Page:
"With end-to-end encrypted backups, no other messaging service at WhatsApp's scale will provide this level of security for people's messages -- from sending and transit, to receiving and storing in the cloud," the company said in a post. The feature will be rolling out "slowly" for people on the latest version of the app.

black iphone 7 plus on persons hand he feature will be rolling out "slowly" for people on the latest version of the app. | Photo by AARN GIRI on Unsplash

Keep Reading Show less
Photo by Toa Heftiba on Unsplash

Keyur Zaveri, VP of Design at Furlenco shares some ideas that could give your home a rich look.

A luxurious house makeover might seem to be an expensive and overwhelming task but it doesn't necessarily have to drill holes in your pocket. A few small changes and the right decor pieces can make a huge difference to the way your home looks. Keyur Zaveri, VP of Design at Furlenco shares some ideas that could give your home a rich look.

Simplicity is the ultimate sophistication
While it may feel intuitive to keep adding expensive decor to your home to give it the luxurious touch, in today's ageless is really more. Simplifying your space can give your home a classy look. Invest in a few accent decor pieces - a lamp, wall art, decor for a centre table that are cohesive and work well together in the theme of your room as opposed to having numerous things that do not look like they belong together. Resist the temptation to buy over-the-top accessories and unnecessary furniture, which make your home look bulky.

white desk lamp beside green plant Resist the temptation to buy over-the-top accessories and unnecessary furniture, which make your home look bulky. | Photo by Samantha Gades on Unsplash

Keep Reading Show less
Photo by Daniel Romero on Unsplash

India may not see a billion smartphone users even by the end of this decade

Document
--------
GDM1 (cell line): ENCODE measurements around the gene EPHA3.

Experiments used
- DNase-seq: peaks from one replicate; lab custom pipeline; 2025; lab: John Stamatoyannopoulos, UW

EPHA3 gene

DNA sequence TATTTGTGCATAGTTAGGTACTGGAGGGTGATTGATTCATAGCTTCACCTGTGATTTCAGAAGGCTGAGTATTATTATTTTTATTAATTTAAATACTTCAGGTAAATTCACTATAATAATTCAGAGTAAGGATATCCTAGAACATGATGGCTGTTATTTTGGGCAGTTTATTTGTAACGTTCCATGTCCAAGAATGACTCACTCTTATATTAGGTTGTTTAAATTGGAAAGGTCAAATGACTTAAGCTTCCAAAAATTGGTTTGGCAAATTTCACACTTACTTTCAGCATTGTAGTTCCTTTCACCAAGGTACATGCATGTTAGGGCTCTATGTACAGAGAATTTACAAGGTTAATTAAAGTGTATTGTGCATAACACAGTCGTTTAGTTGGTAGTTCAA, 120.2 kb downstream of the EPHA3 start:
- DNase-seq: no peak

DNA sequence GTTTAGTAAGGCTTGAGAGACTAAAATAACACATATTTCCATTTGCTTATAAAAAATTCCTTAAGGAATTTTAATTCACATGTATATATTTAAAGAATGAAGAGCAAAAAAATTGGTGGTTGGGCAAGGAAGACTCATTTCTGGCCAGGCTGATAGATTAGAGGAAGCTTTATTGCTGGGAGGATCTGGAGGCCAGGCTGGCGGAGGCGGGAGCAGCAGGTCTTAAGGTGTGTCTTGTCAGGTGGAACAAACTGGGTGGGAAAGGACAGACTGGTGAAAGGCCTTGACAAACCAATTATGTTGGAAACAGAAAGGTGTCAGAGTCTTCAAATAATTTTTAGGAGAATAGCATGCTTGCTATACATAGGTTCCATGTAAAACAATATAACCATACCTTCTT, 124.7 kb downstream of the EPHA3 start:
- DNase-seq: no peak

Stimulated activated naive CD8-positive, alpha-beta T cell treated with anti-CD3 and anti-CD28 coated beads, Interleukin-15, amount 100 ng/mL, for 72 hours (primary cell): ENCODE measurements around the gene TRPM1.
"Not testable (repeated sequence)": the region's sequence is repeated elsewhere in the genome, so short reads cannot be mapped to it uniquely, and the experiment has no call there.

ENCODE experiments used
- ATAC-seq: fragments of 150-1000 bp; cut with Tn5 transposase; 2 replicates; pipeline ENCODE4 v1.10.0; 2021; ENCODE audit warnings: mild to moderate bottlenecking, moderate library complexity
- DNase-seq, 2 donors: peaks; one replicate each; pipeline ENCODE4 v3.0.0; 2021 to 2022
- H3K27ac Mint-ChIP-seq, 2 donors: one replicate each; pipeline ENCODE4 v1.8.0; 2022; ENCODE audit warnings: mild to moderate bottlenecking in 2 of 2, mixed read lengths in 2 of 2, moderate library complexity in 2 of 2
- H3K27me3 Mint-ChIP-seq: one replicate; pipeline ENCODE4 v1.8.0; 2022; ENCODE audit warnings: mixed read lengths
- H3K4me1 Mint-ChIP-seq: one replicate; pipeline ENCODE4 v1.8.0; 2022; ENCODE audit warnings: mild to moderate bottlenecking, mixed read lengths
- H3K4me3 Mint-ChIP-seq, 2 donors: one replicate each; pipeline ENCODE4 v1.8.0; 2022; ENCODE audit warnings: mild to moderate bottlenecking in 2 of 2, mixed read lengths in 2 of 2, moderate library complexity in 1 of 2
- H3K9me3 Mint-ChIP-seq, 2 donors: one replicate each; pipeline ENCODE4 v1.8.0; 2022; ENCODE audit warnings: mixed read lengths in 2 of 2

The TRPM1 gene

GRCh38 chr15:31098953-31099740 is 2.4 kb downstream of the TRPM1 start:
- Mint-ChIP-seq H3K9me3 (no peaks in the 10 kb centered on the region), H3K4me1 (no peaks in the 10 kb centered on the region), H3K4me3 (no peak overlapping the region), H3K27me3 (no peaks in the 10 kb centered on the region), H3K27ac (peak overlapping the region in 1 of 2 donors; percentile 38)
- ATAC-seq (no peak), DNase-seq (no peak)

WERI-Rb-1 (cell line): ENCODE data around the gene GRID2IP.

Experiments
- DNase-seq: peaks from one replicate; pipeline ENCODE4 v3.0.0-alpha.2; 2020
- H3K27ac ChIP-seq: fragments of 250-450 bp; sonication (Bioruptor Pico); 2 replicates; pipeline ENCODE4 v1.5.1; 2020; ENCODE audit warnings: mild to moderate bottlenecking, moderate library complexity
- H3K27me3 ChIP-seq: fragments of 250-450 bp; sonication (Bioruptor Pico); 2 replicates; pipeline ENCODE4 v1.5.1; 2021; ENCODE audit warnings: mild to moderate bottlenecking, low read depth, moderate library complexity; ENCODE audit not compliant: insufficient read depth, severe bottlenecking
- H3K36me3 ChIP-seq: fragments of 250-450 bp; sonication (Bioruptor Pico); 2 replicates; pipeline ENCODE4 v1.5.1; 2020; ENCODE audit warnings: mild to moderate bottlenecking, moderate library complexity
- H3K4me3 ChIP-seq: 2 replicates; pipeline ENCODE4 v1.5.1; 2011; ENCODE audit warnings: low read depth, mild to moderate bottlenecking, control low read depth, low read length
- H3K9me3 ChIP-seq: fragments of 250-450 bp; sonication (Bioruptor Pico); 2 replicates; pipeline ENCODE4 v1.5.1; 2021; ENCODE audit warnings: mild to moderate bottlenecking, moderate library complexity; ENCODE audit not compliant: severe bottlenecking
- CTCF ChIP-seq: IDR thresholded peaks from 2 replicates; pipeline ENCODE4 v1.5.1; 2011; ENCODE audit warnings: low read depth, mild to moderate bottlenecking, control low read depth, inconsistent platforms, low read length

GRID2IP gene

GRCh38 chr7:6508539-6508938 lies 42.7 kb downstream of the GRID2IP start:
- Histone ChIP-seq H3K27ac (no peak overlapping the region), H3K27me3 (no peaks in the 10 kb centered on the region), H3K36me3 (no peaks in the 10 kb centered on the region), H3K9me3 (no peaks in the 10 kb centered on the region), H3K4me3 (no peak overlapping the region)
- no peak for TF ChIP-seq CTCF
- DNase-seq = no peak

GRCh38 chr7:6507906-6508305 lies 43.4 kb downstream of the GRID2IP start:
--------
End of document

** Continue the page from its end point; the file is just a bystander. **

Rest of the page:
India may not see a billion smartphone users even by the end of this decade and there are seven key challenges to achieve 100 per cent smartphone penetration, according to a new report. With the shrinking addressable base for smartphones, India is likely to have 887.4 million smartphone users by 2030, said the report by Gurugram-based market intelligence firm techARC.

The new smartphone user acquisition has been on a decline since 2018, after 4G drove switch to smartphones as it ushered several new use cases and forced feature phone users to upgrade. This, however, is not the case with 5G, which can substantially bring out a new use case for the mobile users compelling the feature phone users to move to a smartphone.

Affordability is the first concern even if users would discover their own use cases. "This is on account of both - investment in the device and the recurring data cost. Even to own a device, it's a substantial increase in the outlay for around 200-250 million users who cannot spent more than Rs 1,500 on a mobile device," said Faisal Kawoosa, Founder and Chief Analyst, techARC.

round gold-colored rupee coins and banknotes Even to own a device, it's a substantial increase in the outlay for around 200-250 million users who cannot spent more than Rs 1,500 on a mobile device. | Photo by rupixen.com on Unsplash

Keep reading... Show less